Journalism Students Return from Dominican Republic with New Perspective

Students Teach Youth to Share their Story through Photography, featured on CNN

May. 7, 2010 By Jenna Bartlo

Nine Biola journalism students set out to change others lives in the Dominican Republic during Spring Break through capturing photos and in turn the youth captured their hearts. The trip became more than units earned towards a future graduation date and a mission trip. Their lives were changed significantly.

Biola journalism students submitted a video news report on their photo mentoring trip in the Dominican Republic to CNN News iReport. The video the students created was published and they were contacted by CNN editors shortly after. Watch the video.

Biola University’s student newspaper, The Chimes, reports the full story:

Nine students, one professor, seven days and one city. Stories were told and lives were changed.

Over spring break, nine Biola journalism students partnered with International Youth Initiative on a weeklong trip to the Dominican Republic for the Cross Cultural Journalism class. There, they mentored 17 young adults between the ages of 13 and 21 in the art of photography while documenting their lives with the intent of creating relationships in the communities of Capotillo and Los Tres Brazos in Santo Domingo. It all culminated at the end of the trip when the youth center El Refugio was turned into an art gallery, displaying work of the Dominican youth and Biola students through posters and a video.

The Biola team found a culture that quickly accepted them as family. But underneath this friendly culture, they discovered crime and a corrupt government struggling with rolling blackouts and unsafe water. Because of these circumstances, Dominicans have found insurmountable faith and passion for God.

“It’s weird with that sense of urgency spiritually and the fact that they are like the most relaxed people in the world,” said team member freshman Charissa Standage on the dichotomy of the people.

Sitting in on a youth night, the team witnessed a flourishing ministry using rap and pantomime that broke cultural barriers.

“I think they know how to reach the youth,” said sophomore Jacob Frischknecht. “I feel that it’s so much simpler there ... Whereas here it’s just so complicated.”

Many students on the team came away with so much more than expected. Junior Sarah Grunder found that the trip encouraged her walk with God.

“Sometimes I get frustrated with how America lives as a church,” Grunder said. “It was encouraging to see that its possible to live how I think God wants us to live as Christians.”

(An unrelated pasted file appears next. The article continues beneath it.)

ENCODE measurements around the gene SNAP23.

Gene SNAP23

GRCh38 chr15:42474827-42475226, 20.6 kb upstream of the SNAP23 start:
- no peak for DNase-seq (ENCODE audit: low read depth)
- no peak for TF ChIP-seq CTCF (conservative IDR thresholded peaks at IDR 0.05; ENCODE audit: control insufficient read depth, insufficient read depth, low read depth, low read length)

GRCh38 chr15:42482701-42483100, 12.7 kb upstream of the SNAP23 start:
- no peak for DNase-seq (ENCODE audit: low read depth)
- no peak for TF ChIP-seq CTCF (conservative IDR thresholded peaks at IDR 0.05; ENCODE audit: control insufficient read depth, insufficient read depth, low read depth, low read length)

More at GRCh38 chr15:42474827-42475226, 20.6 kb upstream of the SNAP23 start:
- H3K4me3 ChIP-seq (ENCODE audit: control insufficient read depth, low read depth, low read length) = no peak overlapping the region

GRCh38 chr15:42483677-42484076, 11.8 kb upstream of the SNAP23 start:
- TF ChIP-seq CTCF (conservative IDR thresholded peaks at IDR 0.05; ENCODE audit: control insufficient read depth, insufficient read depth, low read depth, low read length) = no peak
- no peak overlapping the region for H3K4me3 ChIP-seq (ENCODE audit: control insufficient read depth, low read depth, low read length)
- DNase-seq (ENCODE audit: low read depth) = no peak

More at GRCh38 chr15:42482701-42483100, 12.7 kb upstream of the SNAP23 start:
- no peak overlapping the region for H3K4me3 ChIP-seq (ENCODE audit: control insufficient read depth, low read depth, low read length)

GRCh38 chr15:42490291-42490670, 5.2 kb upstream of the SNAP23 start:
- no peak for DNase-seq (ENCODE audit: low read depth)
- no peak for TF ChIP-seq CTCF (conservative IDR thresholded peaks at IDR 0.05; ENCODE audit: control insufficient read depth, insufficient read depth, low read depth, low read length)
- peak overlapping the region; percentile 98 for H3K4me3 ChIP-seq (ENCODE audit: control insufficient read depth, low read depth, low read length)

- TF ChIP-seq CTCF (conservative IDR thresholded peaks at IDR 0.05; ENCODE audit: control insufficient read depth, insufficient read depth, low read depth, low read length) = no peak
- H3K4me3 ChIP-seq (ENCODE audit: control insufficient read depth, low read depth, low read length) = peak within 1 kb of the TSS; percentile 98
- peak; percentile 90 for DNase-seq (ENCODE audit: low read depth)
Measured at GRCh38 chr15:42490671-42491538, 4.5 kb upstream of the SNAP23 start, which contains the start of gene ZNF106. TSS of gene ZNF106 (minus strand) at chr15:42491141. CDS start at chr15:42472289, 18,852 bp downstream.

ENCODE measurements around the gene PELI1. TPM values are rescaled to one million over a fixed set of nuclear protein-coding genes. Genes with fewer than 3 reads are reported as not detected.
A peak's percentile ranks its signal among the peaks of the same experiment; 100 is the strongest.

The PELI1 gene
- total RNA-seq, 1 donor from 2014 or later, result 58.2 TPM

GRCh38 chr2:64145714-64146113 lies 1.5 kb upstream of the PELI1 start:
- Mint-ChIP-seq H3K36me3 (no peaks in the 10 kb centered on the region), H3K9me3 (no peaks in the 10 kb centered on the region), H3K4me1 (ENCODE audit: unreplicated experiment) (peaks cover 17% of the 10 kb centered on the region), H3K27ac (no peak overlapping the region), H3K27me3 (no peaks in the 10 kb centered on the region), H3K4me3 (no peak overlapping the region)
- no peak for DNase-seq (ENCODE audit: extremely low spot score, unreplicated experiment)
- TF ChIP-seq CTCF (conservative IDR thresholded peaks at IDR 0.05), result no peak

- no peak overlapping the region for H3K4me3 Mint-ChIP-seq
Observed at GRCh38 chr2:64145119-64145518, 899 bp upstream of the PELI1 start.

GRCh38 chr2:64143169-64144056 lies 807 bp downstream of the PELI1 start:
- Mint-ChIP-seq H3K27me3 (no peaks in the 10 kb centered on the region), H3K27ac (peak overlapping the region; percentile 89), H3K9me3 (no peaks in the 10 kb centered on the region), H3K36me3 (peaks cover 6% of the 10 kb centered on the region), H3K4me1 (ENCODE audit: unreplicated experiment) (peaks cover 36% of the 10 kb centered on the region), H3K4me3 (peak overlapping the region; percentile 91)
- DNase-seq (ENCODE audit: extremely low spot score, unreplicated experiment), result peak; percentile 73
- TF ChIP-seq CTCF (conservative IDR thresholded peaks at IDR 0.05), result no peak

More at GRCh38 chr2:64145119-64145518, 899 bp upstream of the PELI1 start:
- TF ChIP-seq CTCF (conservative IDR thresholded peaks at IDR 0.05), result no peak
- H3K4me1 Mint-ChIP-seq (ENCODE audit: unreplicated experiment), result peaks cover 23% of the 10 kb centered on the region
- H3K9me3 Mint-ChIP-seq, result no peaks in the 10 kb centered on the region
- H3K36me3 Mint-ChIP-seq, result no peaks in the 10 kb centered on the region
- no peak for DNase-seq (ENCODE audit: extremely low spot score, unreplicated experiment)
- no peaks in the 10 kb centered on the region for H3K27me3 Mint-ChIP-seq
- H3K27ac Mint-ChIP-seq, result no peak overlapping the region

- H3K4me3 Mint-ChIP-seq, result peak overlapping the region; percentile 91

This trip was one of the first of its kind from Biola, allowing journalism students to use their major in creating relationships across cultures. With the continually changing audience and state of journalism today, the trip was a great encouragement to show new ways in which the major can impact the world.

“(The trip was) an excellent way to get you to invest in another culture on a ministry level but also to give opportunity to mentor and train someone else...which helps to strengthen your own skills,” said journalism professor Tamara Welter, who accompanied the students on the trip.

The class also focused on teaching students how to be leaders by mentoring others to give back to the worldwide community.

“Developing students at Biola with a missions heart with a perspective that is global contributes to God’s purposes in their individual lives and also in his desire for ministry around the world,” Welter said.

The students were given the opportunity to document life in the Dominican Republic, but were also given the opportunity to give the youth the skills necessary in telling their own story.

But the trip was more than just missions work, according to senior Emily Agenjo.

“We’re not a group that comes down to get heaven points,” she said. “The difference is we came to know these people ... These people showed me more about God then I could ever show them about God. They know more about what it is to just live life.”

“I don’t want to be back. I didn’t want to leave,” said senior Sarah Sunderman, because of the deep relationships that were created.

The Biola students experienced a new perspective on life that opened their eyes to how different people in the world live.

“My mind is still in the D.R., and it’s really hard to make the transition back surrounded by all these people who look the same to me,” Frischknecht said.

For him, the experience opened his eyes to see the passion of Dominican youth ministry, their contentment and the way they live life.

The youngest student the team worked with was Manuel Gomez, 13, who was mentored by Agenjo. At the end of the week he shared with her what he thought the best part was.

“His favorite thing of the experience with someone was that he was drowning [in what he had to share] and finally had the chance to let it all go,” she said.

There is no doubt that the journalism department will facilitate another class like this, according to Welter. Currently back in the states, the class is planning to send back point and shoot cameras for the students to keep, perhaps even hand delivering them to those who have changed their lives. Any donations would be very much appreciated in giving the Dominicans a voice through photography.

Written by Karissa Tse, Chimes Reporter for Biola University’s student newspaper,The Chimes.

For more information, contact Jenna Bartlo, Media Relations Coordinator. Jenna can be reached at (562) 777-4061 or through email at

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